The river finds a way. Slabs of rock sit beneath the flow, and big rocks and boulders stand in the way of the water, but the river peels off around or over the obstacles, driven to move on. The river keeps going around fallen trees and strainers. The river doesn’t stop at the obstacles and give up. I wish people could do that. People tend to look outside themselves, at others, at a higher being for rescue from obstacles, and not to the power within, like the river does. The river has its own energy and draws from it to get around. We have our own power source, too, without and within at the same time. At the river’s edge, I’d stare at frothy-white riffles pouring around rocks and look for meaning for me.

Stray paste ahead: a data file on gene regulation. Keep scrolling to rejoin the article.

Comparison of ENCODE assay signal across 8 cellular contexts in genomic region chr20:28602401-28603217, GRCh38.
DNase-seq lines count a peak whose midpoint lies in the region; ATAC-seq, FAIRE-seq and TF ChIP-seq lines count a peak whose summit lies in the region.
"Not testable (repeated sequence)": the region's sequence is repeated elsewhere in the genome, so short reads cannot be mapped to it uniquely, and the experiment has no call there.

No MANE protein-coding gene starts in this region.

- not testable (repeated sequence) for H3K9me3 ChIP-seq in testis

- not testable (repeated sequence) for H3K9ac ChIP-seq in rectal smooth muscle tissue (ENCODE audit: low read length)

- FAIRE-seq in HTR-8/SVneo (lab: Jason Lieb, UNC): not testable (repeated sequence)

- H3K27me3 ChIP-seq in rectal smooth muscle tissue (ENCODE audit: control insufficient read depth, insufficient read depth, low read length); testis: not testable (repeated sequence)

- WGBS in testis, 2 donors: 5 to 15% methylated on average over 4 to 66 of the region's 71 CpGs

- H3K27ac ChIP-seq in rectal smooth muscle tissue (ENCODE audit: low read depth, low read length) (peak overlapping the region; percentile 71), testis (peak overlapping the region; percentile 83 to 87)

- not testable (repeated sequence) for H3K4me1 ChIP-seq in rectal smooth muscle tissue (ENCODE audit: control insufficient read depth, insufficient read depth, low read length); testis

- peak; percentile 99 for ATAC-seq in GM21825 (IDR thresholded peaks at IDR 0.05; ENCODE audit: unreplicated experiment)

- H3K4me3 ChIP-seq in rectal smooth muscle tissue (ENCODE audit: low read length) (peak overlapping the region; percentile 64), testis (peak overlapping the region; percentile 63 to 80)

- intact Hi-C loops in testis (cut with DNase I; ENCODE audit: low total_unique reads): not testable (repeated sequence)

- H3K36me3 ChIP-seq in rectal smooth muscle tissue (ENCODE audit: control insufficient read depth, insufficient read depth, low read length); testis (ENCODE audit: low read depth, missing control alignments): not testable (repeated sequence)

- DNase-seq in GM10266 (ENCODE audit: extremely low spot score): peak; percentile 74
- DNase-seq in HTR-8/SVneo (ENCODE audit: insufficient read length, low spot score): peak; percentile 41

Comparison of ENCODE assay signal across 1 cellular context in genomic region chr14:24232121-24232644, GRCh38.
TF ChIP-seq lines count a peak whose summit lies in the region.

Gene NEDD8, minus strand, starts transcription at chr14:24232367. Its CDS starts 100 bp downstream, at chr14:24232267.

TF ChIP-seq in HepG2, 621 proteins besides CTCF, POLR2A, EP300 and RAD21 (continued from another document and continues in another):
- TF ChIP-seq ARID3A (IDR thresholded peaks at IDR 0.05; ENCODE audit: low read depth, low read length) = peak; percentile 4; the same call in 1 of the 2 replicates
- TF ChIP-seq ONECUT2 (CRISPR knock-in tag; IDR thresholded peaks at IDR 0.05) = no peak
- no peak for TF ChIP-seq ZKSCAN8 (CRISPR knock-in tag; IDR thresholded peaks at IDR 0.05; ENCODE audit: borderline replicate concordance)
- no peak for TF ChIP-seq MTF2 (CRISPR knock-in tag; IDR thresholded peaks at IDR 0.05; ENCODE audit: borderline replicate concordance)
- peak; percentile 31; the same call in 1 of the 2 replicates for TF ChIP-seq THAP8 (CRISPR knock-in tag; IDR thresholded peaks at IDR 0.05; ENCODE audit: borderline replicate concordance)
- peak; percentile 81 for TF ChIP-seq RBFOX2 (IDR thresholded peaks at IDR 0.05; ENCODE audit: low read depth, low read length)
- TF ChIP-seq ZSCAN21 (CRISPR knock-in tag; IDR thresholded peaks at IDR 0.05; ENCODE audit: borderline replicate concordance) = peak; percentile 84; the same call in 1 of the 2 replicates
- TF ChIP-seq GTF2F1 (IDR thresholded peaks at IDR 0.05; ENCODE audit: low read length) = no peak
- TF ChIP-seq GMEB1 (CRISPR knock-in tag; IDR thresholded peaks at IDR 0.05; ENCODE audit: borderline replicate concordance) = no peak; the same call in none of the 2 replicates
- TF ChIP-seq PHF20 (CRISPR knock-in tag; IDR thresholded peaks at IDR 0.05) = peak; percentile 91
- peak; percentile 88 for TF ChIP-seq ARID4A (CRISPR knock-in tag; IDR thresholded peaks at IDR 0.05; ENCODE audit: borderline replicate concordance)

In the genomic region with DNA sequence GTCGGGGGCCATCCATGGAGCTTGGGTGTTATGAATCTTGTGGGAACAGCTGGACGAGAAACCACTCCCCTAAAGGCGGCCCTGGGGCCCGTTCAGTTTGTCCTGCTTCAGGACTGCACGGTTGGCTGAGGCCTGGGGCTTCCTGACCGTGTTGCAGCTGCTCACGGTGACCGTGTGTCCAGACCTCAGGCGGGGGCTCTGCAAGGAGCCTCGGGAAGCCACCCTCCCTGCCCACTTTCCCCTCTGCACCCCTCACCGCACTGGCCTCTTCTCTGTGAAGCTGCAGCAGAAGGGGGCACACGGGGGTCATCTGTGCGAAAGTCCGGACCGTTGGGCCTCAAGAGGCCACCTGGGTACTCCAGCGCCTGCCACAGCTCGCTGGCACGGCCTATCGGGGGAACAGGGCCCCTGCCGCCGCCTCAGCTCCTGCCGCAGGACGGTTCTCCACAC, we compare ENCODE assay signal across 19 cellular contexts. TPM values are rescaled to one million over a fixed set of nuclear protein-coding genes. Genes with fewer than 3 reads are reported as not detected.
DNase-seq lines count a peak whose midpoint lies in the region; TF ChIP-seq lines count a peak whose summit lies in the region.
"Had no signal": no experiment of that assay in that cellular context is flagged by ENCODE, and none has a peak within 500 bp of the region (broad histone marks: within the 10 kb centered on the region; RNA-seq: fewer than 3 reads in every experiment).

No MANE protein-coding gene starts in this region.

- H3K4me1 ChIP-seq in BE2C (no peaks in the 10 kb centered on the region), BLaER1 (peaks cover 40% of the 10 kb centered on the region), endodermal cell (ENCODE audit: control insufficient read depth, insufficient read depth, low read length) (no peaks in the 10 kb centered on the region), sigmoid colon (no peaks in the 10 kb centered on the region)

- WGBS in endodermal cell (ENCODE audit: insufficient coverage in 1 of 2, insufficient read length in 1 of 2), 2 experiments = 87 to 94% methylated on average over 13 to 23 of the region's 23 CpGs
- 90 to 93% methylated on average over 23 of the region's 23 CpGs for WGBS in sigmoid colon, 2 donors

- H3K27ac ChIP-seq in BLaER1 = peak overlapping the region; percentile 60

The river has highs and lows. Just like people do, like I do. Sometimes the river is full, deep, and faster moving, and other times it is low and trickling. Either way, it still has a push to get to its destination, to complete its purpose, to be and do. I need the river’s inspiration.

I live in a section of my new neighborhood that is in a U-shape, bordered by Aenon Creek. So today, January 1, I will continue the tradition of going to the river seeking an example for the new year.  Even though upon awakening it was one degree outside, with a chill factor of a negative five, I will dare to get out of my Cuddl Duds pajamas, wrap up, and walk to the river with my new cocker spaniel. I need to see the creek moving on and finding its way, even though today it might be at a low.

Happy new year to all, and may you find hope and example at the river.